- Eight streaming services received GDPR complaints about failing to comply with the existing EU legislation.
- The complaints indicate a serious lack of the provisions described in “Article 15”.
- Online service companies are largely ignoring the essence of data management information requests, even though the legislation has been active for seven months now.
Noyb, a non-profit organization that is engaged in the assurance of consumer privacy rights in Europe, has filed multiple GDPR complaints against Amazon, Apple, DAZN, Flimmit, Netflix, SoundCloud, Spotify, and YouTube. The organization has investigated the ways that these companies handle user data and provide the “right to access” that is provisioned by “Article 15” of the EU regulation that encompasses the General Data Protection Regulation (GDPR). The findings of the investigation reveal that the approach of the companies on this requirement is epidermic.
More specifically, many have set up automated systems to respond to data access requests filed by the users, only to actually provide unusable raw data without any details regarding the other parties that accessed this data, who they are, and how they used it. This creates a fake image of compliance with the GDPR, but the essence of the responses clearly indicate that there are violations of the users’ rights. Some of the companies like DAZN and SoundCloud didn’t even bother to respond to the data requests at all.
This is why Noyb filed their GDPR complaints with the Austrian Data Protection Authority, justifying them through several points, including the lack of information about the purposes of the user data processing, lack of information regarding the recipients of the user data, lack of information about the retention period of the user data, no information about the right to lodge a complaint, no information about the appropriate safeguards that are in place for the transferring of the user data, and more. The total maximum penalty that can be imposed on the eight companies reaches €18.8 billion, corresponding to the 4% of the worldwide turnover of each company that is accused of GDPR violations.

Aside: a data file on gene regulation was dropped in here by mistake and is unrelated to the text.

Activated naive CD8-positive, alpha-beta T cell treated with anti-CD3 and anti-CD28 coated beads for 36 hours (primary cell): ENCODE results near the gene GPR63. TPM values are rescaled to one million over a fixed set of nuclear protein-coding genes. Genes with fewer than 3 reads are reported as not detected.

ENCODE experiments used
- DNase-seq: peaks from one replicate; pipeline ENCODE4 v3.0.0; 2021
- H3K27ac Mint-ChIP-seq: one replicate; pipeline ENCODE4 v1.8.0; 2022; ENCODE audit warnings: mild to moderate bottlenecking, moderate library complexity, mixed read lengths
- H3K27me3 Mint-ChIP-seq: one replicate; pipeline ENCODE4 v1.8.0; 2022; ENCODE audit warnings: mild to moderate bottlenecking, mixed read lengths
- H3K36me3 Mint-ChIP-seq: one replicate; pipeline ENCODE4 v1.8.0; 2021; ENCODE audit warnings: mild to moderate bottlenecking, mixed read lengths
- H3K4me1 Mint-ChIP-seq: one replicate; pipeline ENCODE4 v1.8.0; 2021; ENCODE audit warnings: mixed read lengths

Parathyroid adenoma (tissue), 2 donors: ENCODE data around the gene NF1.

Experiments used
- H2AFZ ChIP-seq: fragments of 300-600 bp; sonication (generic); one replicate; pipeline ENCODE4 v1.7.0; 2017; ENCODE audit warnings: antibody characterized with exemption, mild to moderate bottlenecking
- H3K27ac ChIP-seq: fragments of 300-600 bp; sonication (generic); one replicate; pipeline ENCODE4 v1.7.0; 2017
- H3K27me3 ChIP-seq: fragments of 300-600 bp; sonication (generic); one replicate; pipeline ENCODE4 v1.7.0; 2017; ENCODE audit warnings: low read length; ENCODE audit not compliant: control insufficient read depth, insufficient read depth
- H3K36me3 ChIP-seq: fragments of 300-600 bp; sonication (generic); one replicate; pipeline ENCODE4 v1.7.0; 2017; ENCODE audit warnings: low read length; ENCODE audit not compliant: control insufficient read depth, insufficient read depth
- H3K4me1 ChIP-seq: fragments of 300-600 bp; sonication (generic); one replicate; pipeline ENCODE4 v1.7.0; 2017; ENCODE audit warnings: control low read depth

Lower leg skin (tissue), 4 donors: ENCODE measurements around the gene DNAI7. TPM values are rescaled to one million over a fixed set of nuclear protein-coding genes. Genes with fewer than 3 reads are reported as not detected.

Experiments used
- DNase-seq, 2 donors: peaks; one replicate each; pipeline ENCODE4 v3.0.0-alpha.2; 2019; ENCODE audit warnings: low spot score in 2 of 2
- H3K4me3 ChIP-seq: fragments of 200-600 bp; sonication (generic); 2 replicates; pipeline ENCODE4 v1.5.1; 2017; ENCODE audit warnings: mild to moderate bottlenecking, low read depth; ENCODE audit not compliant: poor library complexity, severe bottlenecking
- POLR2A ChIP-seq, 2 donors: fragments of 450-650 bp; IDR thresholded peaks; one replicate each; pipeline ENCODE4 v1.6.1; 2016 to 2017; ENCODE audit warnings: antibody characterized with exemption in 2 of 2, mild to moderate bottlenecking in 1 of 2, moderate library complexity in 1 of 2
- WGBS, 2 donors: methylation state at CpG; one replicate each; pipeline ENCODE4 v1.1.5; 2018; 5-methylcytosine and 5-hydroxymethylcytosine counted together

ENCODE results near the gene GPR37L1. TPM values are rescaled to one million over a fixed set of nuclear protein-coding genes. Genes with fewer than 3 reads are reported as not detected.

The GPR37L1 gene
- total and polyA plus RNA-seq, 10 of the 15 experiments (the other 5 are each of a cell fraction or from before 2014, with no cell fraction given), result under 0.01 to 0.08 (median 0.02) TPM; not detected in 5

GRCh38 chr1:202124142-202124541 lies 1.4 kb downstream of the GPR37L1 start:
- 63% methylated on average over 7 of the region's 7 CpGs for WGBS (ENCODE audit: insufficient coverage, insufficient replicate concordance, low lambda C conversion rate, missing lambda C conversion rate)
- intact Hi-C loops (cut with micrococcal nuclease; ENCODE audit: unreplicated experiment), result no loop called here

As hefty as these fines may be, the companies seem to have trouble aligning with the legislation that came into effect over seven months ago, as this is not the first time that GDPR complaints were submitted against them. Other data protection commissions have filed complaints against online platform giants in recent months, following relevant investigations that yielded similarly disappointing results. The Irish Data Protection Commission investigated Twitter back in October, while in November, Google was targeted by multiple European consumer protection groups. At the same time, Oracle, Equifax, Criteo and others received a data collection complaint from the Privacy International group. It is evident from the above that GDPR complaints are now a strong lever of coercion in the hands of data protection rights groups, still, though, the full compliance of those who collect and manage our data is still away from today.
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